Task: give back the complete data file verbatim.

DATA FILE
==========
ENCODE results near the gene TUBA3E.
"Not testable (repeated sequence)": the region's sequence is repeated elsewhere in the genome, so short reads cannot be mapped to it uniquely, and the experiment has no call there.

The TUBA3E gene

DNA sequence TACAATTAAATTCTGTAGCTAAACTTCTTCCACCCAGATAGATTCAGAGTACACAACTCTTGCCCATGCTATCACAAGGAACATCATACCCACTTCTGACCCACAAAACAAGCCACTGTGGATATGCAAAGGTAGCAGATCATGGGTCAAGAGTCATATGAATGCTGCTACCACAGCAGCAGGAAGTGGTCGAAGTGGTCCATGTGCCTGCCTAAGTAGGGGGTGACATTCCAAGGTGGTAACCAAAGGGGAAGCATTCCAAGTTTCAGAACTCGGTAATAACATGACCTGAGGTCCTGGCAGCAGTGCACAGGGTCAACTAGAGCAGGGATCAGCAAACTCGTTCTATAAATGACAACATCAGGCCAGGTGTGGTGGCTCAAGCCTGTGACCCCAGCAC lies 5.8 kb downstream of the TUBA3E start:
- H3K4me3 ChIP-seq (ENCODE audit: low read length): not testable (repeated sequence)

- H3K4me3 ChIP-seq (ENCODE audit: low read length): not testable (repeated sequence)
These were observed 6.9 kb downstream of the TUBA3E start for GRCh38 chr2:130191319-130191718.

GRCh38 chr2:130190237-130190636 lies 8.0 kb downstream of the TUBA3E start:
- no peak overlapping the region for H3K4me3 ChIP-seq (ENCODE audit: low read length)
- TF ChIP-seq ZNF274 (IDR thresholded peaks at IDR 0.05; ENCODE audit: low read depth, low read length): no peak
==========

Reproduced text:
ENCODE results near the gene TUBA3E.
"Not testable (repeated sequence)": the region's sequence is repeated elsewhere in the genome, so short reads cannot be mapped to it uniquely, and the experiment has no call there.

The TUBA3E gene

DNA sequence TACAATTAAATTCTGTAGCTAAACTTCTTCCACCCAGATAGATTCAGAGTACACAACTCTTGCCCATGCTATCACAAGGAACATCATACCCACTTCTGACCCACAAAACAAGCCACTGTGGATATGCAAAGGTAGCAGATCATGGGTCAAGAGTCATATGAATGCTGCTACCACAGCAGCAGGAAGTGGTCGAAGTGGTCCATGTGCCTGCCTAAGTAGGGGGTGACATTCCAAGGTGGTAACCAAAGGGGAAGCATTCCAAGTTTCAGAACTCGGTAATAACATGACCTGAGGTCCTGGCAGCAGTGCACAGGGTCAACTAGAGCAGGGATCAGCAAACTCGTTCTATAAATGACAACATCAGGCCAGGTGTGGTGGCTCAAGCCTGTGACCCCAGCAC lies 5.8 kb downstream of the TUBA3E start:
- H3K4me3 ChIP-seq (ENCODE audit: low read length): not testable (repeated sequence)

- H3K4me3 ChIP-seq (ENCODE audit: low read length): not testable (repeated sequence)
These were observed 6.9 kb downstream of the TUBA3E start for GRCh38 chr2:130191319-130191718.

GRCh38 chr2:130190237-130190636 lies 8.0 kb downstream of the TUBA3E start:
- no peak overlapping the region for H3K4me3 ChIP-seq (ENCODE audit: low read length)
- TF ChIP-seq ZNF274 (IDR thresholded peaks at IDR 0.05; ENCODE audit: low read depth, low read length): no peak